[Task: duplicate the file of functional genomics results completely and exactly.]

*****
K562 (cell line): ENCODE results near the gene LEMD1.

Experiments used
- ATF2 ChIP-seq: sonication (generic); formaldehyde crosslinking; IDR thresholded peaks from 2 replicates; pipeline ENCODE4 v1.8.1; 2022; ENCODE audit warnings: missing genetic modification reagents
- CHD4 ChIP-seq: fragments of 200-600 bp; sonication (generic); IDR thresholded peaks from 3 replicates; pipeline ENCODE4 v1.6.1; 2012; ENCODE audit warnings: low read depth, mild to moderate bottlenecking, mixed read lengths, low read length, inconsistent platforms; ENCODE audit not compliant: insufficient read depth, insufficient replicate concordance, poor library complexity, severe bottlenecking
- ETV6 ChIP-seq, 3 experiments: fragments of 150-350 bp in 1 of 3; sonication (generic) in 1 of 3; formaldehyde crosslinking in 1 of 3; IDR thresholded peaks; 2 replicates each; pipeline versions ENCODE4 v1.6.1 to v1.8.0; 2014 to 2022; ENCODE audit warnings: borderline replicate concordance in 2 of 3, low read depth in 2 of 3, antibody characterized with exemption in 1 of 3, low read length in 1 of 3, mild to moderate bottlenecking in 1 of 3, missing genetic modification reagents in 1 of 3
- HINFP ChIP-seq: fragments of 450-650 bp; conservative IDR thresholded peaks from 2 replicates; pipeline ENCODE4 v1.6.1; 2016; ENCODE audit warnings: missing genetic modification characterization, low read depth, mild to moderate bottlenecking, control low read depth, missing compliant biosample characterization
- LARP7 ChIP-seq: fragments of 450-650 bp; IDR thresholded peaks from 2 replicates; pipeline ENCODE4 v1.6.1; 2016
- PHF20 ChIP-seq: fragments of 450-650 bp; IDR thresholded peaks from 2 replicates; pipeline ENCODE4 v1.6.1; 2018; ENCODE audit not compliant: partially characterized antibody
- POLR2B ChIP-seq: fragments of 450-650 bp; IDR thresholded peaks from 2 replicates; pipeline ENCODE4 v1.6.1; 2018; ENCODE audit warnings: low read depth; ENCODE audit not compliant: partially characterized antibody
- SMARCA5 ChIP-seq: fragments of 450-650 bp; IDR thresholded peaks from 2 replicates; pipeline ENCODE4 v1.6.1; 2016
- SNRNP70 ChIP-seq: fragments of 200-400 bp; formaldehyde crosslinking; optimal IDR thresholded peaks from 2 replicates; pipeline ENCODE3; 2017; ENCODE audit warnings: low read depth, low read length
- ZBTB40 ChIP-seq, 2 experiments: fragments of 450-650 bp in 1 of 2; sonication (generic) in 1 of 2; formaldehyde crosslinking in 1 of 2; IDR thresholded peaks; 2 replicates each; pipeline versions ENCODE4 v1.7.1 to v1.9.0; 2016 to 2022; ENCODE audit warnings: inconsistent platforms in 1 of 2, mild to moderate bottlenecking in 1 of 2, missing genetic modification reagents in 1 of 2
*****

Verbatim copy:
K562 (cell line): ENCODE results near the gene LEMD1.

Experiments used
- ATF2 ChIP-seq: sonication (generic); formaldehyde crosslinking; IDR thresholded peaks from 2 replicates; pipeline ENCODE4 v1.8.1; 2022; ENCODE audit warnings: missing genetic modification reagents
- CHD4 ChIP-seq: fragments of 200-600 bp; sonication (generic); IDR thresholded peaks from 3 replicates; pipeline ENCODE4 v1.6.1; 2012; ENCODE audit warnings: low read depth, mild to moderate bottlenecking, mixed read lengths, low read length, inconsistent platforms; ENCODE audit not compliant: insufficient read depth, insufficient replicate concordance, poor library complexity, severe bottlenecking
- ETV6 ChIP-seq, 3 experiments: fragments of 150-350 bp in 1 of 3; sonication (generic) in 1 of 3; formaldehyde crosslinking in 1 of 3; IDR thresholded peaks; 2 replicates each; pipeline versions ENCODE4 v1.6.1 to v1.8.0; 2014 to 2022; ENCODE audit warnings: borderline replicate concordance in 2 of 3, low read depth in 2 of 3, antibody characterized with exemption in 1 of 3, low read length in 1 of 3, mild to moderate bottlenecking in 1 of 3, missing genetic modification reagents in 1 of 3
- HINFP ChIP-seq: fragments of 450-650 bp; conservative IDR thresholded peaks from 2 replicates; pipeline ENCODE4 v1.6.1; 2016; ENCODE audit warnings: missing genetic modification characterization, low read depth, mild to moderate bottlenecking, control low read depth, missing compliant biosample characterization
- LARP7 ChIP-seq: fragments of 450-650 bp; IDR thresholded peaks from 2 replicates; pipeline ENCODE4 v1.6.1; 2016
- PHF20 ChIP-seq: fragments of 450-650 bp; IDR thresholded peaks from 2 replicates; pipeline ENCODE4 v1.6.1; 2018; ENCODE audit not compliant: partially characterized antibody
- POLR2B ChIP-seq: fragments of 450-650 bp; IDR thresholded peaks from 2 replicates; pipeline ENCODE4 v1.6.1; 2018; ENCODE audit warnings: low read depth; ENCODE audit not compliant: partially characterized antibody
- SMARCA5 ChIP-seq: fragments of 450-650 bp; IDR thresholded peaks from 2 replicates; pipeline ENCODE4 v1.6.1; 2016
- SNRNP70 ChIP-seq: fragments of 200-400 bp; formaldehyde crosslinking; optimal IDR thresholded peaks from 2 replicates; pipeline ENCODE3; 2017; ENCODE audit warnings: low read depth, low read length
- ZBTB40 ChIP-seq, 2 experiments: fragments of 450-650 bp in 1 of 2; sonication (generic) in 1 of 2; formaldehyde crosslinking in 1 of 2; IDR thresholded peaks; 2 replicates each; pipeline versions ENCODE4 v1.7.1 to v1.9.0; 2016 to 2022; ENCODE audit warnings: inconsistent platforms in 1 of 2, mild to moderate bottlenecking in 1 of 2, missing genetic modification reagents in 1 of 2